I have been studying African cinema for about three years now, and have mostly focused on representations of neo/postcolonial Africa and Africans. Films like Ousmane Sembène’s, La Noire de…, Alain Gomis’ L’Afrance, Abderrahmane Sissako’s Bamako and S. Pierre Yameogo’s Moi et mon blanc figure quite prevalently in my study of the aesthetics and politics of a decolonial African cinema dedicated towards the restitution of African society and the reconstruction of African civilization in the wake of the veritable identarian holocaust which was European colonization. This has often led African cinema to have a markedly anti-European valence, the likes of which can be attributed to the means by which Western Europe contributes to the active process of delimiting an endless African potentiality. Yet, given that African cinema, like African literature, is destined for wider circulation in markedly Euro-American markets, the politics of African cinema’s intellectual and political discourse are always subject to the encroaching Western gaze. African directors create in ways, as Samuel Lelièvre writes, which not only signify an essential(ized) African identity while at the same time perilously working to reinvent the very ideas of Africa and Africans (Lelièvre 51). From this lens, much of African cinema responding evidently to the issues plaguing burgeoning African nations creates the illusion of the perpetually failed state, the broken people and the hopelessly dark continent, insofar that the political project of African cinema is reinscribed by its very ontology as “other.” The question of perspective, audience and vantage recode and rewrite the African film in ways which directors cannot predict or avoid. From its very conception, African cinema has had to contend with not only the political implications of a decolonial medium oftentimes critical of the contemporary regimes in place –censure was a serious threat to the burgeoning African film industry – but they also continually were met with a kind of insurmountable alterity from the perspective of European filmgoers and cinephiles perhaps unfamiliar with Africa outside of what they had been hitherto told, and what few African films they had seen in international festivals.
At the end of this semester, I was given the assignment to read a recent book of film scholarship and write about its applicability in a course called “Foundations of Film and Media.” Some background information is warranted: I was “suggested” to take these class by the instructor, with whom I had met when visiting Yale, and with whom I had hoped to work on Francophone African cinema. The course read to me as the title suggested: the “foundations” of studying film as an object of study. Yet, I did not know that I was signing up for a class which would be so profoundly focused on theories of cinema, a theoretical canon I would learn to somewhat despise before the semester’s end. This is not at all to the discredit of Professor Andrew, who taught the class, or film theorists in general, so much as it was me becoming aware of what it is that film scholars do and what it was that I believed that they did. My work with film is markedly literary and thematic. I am more concerned with the content of film than I am with its shape and texture; I want to know what film says and how we make sense of what it says within larger epistemologies of meaning-making, society and stigma. As I discovered that the class was, in fact, not on these ideas, I became somewhat disenchanted. This “review” responds to the given assignment, focusing on Jared Sexton’s latest book, Black Masculinity and the Cinema of Policing. Part of the prompt was the question whether the chosen book would figure appropriately on the syllabus for that class. I am sharing this review primarily because of the questions it poses not only about Sexton’s text, but also because of broader conceptual issues in film theory as an academic discipline at times ambivalent or perhaps even hostile to questions of race and representation. Yet, Sexton’s book, as I argue, is unaware of how to integrate film theory into a broader reading of cultural and social ideas in films, for form, it seems, does little to isolate these ideas for the cultural studies scholar. This only outlines the opposite of this fact, that social criticism and exegesis remain domains outside of the purview of the film theorist who deals with film as an allegedly “universal” language which, weirdly enough, contains no social significance.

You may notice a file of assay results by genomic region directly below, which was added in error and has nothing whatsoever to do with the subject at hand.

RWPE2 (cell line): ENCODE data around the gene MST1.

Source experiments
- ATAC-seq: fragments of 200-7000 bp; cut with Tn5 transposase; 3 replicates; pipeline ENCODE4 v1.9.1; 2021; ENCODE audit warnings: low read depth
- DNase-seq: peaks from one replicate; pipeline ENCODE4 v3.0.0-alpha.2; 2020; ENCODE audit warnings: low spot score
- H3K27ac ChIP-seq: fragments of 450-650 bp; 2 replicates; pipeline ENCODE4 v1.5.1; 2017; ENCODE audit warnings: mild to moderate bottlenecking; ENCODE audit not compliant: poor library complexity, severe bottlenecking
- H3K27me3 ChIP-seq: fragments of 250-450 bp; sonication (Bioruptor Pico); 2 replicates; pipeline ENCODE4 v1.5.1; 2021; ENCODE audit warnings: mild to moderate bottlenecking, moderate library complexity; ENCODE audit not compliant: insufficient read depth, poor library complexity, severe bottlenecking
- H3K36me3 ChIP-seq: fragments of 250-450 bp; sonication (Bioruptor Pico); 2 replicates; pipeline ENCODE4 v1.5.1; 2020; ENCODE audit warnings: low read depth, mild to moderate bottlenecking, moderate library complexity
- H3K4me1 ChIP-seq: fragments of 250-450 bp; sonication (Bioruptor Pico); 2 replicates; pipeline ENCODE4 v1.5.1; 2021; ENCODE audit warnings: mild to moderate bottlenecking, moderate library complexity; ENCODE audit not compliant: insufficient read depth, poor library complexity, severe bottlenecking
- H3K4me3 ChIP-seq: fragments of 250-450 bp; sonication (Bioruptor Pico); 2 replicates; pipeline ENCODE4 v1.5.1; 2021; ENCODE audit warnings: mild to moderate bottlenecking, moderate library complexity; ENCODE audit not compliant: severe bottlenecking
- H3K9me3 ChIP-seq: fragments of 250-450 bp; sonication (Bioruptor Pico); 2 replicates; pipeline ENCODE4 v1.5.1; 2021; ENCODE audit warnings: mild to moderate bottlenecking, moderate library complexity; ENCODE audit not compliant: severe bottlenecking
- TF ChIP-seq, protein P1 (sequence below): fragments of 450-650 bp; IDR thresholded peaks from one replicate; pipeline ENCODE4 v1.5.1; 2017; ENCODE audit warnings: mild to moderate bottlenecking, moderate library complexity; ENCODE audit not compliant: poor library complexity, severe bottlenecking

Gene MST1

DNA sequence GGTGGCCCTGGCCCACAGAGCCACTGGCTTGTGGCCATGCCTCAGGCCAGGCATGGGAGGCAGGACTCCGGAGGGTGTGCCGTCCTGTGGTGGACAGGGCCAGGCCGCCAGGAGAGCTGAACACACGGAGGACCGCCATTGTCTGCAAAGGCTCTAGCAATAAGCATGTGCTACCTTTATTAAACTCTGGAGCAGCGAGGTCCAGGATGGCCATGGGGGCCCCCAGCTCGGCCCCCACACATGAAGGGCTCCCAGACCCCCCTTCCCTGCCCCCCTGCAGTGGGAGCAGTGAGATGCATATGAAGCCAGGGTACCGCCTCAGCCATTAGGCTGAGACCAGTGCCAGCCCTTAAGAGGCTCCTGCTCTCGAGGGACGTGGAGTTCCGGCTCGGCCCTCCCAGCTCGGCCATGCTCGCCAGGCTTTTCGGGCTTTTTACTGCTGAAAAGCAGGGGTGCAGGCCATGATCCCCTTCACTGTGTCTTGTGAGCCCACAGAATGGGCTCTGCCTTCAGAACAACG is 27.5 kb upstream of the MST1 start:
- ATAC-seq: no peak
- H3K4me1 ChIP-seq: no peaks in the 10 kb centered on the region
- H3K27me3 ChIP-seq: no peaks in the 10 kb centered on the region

The opening sequence of Melvin Van Peebles’ cinematic classic sets the tone for one of the rare films in American history to treat the social (non)role of Black men from so comprehensive a light. The entire film could be considered from one perspective a spectacular representation of the plight of African-American men as a perpetual object of desire and disdain. Sweetback’s very name is the product of his first encounter with non-being; rape enacted on his young body, the name Sweetback clinging to him as an ironic reminder of his objectification. That name Sweetback, is itself a codename for other ghastly icons which haunt the American imagination, such as the mandingo, and its significance as a moniker is only emboldened by the role it plays at dissembling Sweetback’s robbed identity. Later in the film, we are introduced to “Sweetback’s Mother,” and her soliloquy attaches a name to him, “Leroy,” although her memory of her children has faded due to their constant dispossession. This leads her to repeat the same phrases over and over again, “I may have had a Leroy once, but I don’t right remember.” Her testimony is similar to the testimonies of many enslaved women whose children had been sold far away; unable to really attach to their children because of their impending dispossession, the women dissociate from motherhood in general, thus continuing the mechanical and economical process of reproducing slaves. The imagery of slavery in the film in many ways circle around these very notions of dispossession and flight, both of which are fundamentally related to the notion of fugitivity.